Olfactory vs. Gustatory Wine Experiences: A Discussion
In July 2014, I sat down for a candid discussion with Ken Trimpe, a Washington-based photographer and oenophile who runs the website Decanter Banter. We met at the Wine Bloggers Conference in Santa Barbara, and it was delightful to be able to engage with such a creative mind.
All weekend, I had a surplus of questions swirling around my head. I already had plans to adjust my website content, and as such, I began brainstorming (and interviewing) folks about their thoughts on many of these questions. The reaction I had from a number of wine industry professionals was very positive. As a result, I am now here attempting to reiterate these conversations in blog form.
For sake of fancy definitions, olfactory refers to the sense of smell and gustatory refers to the sense of taste.
One of the ideas that has been floating around my brain is how people generally interpret wine.
As a trained professional, I evaluate wines in a systematic and methodical way. Factors around wine colour, glycerol levels, bouquet & palate notes, aging potential, etc., are all components of my engagement with wine. While it is fairly safe to say that most wine industry professionals experience wine in a similar way that I do, I have gained a curiosity around how untrained people experience wine, particularly through olfactory and gustatory means.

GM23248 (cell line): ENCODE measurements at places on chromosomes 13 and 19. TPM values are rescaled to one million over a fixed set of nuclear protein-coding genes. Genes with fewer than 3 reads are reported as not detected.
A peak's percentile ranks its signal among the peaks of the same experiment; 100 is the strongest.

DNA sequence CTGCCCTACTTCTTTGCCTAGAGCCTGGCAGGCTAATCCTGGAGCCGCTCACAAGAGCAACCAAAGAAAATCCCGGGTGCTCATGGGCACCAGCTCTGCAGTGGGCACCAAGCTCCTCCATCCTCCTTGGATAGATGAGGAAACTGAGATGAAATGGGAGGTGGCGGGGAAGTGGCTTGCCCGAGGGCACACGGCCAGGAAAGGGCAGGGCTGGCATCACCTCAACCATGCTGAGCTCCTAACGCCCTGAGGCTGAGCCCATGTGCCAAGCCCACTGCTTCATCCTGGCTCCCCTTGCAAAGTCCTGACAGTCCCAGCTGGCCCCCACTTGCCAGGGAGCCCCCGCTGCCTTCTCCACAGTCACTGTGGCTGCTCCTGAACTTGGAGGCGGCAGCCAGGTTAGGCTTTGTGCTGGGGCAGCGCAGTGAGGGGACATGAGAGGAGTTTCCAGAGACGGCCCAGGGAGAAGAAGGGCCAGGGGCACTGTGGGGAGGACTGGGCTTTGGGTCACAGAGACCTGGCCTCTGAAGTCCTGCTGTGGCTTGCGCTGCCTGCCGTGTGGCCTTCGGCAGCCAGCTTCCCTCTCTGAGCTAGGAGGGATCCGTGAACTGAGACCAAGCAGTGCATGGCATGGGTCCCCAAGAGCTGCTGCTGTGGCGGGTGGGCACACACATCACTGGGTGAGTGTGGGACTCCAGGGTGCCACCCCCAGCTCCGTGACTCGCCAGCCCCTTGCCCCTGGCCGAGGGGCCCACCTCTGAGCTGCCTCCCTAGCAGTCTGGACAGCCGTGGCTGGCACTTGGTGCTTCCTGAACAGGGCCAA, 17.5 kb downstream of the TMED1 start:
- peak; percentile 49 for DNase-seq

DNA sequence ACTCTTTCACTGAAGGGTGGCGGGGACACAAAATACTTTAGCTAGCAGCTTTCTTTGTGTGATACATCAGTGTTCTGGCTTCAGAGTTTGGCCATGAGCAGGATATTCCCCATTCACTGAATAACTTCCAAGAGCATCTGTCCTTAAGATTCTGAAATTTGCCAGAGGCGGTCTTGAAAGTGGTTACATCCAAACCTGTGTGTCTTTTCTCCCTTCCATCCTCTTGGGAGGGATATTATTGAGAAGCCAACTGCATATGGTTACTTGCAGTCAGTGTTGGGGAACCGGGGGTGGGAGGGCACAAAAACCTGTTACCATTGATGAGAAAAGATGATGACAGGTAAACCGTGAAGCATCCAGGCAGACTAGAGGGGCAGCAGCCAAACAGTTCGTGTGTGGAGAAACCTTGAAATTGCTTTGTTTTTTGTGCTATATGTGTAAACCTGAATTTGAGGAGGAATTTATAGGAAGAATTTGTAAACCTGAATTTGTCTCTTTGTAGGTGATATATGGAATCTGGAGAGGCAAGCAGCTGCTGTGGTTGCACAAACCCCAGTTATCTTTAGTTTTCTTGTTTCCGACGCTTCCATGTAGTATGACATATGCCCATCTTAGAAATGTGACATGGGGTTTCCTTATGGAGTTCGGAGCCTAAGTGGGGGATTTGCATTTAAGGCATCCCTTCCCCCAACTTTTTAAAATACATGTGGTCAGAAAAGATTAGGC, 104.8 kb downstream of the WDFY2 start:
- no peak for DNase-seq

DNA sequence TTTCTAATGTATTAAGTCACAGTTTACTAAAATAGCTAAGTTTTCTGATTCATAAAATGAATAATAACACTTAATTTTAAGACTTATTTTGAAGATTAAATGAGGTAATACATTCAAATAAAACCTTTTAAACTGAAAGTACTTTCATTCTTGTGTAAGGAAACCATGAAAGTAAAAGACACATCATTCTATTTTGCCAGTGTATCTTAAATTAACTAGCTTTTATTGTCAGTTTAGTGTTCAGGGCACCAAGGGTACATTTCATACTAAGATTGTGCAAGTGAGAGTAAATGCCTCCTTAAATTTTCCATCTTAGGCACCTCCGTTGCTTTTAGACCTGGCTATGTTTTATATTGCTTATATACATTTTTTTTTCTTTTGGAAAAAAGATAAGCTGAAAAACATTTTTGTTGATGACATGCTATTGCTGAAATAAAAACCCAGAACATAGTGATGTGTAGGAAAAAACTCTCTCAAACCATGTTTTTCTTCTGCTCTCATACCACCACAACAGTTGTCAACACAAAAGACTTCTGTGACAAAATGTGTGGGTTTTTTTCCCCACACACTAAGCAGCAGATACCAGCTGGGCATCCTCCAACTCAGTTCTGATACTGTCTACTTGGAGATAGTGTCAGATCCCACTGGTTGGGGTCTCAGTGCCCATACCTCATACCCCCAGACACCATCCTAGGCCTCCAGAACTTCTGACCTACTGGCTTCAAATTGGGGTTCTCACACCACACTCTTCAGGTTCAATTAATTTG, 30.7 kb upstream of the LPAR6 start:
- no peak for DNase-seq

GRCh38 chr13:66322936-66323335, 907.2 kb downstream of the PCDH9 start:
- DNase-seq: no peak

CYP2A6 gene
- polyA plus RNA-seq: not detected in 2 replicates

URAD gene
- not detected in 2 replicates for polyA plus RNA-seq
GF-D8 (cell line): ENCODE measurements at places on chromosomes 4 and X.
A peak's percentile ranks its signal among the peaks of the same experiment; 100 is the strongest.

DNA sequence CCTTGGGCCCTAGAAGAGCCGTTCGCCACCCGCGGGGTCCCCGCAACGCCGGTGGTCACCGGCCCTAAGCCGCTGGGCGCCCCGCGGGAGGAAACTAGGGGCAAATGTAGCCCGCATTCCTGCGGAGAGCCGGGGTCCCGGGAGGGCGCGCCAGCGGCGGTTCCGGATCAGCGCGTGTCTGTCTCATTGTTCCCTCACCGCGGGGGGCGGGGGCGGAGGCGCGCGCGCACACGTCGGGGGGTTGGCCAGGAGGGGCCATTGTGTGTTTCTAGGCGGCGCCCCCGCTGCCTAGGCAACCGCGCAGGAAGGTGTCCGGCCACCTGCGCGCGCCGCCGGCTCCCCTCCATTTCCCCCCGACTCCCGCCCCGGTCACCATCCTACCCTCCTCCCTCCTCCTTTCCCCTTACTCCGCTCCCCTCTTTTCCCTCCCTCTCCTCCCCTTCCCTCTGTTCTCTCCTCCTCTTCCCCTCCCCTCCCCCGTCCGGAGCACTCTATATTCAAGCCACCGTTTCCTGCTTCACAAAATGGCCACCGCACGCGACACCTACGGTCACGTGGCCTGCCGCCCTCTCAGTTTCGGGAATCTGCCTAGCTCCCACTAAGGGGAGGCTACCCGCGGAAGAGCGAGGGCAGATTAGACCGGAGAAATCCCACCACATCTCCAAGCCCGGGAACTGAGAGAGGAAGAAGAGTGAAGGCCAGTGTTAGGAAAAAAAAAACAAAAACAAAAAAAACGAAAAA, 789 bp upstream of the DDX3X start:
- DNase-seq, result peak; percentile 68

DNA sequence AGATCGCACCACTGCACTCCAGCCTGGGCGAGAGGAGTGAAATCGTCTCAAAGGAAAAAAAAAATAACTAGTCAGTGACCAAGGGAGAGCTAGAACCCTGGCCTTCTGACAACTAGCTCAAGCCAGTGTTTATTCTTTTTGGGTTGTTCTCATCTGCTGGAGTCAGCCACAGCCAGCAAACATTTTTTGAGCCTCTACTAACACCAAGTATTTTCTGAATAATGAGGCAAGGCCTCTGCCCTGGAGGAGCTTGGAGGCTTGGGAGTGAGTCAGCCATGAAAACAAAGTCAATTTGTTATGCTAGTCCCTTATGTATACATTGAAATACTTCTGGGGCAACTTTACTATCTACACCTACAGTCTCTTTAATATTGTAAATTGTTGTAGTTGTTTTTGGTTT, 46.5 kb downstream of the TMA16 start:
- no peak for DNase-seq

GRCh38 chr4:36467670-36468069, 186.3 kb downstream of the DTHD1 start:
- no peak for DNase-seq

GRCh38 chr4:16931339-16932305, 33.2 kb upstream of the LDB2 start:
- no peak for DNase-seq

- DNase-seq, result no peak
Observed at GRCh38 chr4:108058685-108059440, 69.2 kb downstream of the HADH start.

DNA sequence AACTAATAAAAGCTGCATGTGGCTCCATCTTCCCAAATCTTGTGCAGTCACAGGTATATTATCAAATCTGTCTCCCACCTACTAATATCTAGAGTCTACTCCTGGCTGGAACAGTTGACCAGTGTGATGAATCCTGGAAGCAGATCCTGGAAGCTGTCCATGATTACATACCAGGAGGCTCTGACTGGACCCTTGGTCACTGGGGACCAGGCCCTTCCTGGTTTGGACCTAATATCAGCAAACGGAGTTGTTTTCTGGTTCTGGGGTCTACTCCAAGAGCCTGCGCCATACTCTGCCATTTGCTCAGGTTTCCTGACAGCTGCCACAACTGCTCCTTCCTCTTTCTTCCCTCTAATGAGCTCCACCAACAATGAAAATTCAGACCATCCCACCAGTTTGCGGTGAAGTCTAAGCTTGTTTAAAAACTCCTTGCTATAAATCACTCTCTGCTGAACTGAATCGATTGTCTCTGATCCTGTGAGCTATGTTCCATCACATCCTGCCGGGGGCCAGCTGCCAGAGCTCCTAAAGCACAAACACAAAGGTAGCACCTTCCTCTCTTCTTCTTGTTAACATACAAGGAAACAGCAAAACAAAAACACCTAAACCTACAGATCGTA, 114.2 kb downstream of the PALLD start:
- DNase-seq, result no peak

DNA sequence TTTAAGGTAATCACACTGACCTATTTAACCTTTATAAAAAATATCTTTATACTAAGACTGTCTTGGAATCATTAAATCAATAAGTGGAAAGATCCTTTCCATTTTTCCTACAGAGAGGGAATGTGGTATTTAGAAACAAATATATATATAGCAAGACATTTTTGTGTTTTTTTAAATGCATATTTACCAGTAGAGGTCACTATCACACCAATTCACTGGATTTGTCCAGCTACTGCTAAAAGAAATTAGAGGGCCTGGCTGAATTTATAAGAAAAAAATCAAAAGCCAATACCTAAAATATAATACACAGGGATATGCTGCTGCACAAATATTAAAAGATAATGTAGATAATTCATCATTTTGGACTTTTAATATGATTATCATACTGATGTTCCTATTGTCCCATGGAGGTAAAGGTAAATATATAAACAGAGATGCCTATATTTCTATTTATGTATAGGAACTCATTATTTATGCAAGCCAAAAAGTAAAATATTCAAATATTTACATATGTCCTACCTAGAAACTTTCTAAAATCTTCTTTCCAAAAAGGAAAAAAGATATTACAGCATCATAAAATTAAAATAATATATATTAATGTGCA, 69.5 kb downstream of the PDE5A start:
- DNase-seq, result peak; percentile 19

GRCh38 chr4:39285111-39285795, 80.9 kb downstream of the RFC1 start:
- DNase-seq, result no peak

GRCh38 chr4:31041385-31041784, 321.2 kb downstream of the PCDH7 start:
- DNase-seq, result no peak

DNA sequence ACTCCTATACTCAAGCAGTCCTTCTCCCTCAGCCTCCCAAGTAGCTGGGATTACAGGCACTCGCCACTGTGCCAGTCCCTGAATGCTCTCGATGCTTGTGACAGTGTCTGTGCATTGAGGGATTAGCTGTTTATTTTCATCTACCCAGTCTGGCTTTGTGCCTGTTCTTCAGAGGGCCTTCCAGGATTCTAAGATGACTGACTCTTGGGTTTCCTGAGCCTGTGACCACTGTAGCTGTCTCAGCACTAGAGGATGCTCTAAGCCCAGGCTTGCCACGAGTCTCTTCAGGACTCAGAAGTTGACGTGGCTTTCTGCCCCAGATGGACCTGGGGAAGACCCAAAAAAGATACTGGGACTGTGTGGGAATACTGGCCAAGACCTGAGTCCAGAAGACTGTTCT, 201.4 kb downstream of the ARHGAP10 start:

Why do you think people are more interested in how wines taste [gustatory involvement] as opposed to how they smell [olfactory involvement]? Which do you have more interest with?
Ken’s initial reaction to this question was not silence, but vibration.
Most people trust their tastebuds over their “sniffers”. I think the nose is important, but less people have the nose to pick up the subtleties. My wife thinks I have a good nose, and I don’t. I pick up tastes quicker. If you have a good sniffer, it’s a key in tasting wine.
There is no doubt that having a good sniffer is a key in tasting wine and that most people trust their tastebuds over their olfactory senses. Why is this? Has the ability to pick up subtleties with our noses been on a natural decline throughout evolution? Or have we simply trained ourselves through time to trust our tastebuds more than our noses? Either way, after having spoken with a number of people, it appears that people trust one more than the other.
Coming back to Vancouver and mulling over this topic led me to look at things from a different perspective. Undoubtedly, experiencing food and wine transcends olfactory exposure. From the information that I received through discussions with people, the consensus is that most people have a stronger experience of food and wine on their palates. Generally speaking, many people jump straight into a taste experience and tend to forget (or pass by) the olfactory part of the journey. I questioned Ken whether or not he thought a lack of being able to make quick olfactory associations hinders part of the enjoyment process. He did not hesitate, again, to infer confidence as a key factor in how people approach wine.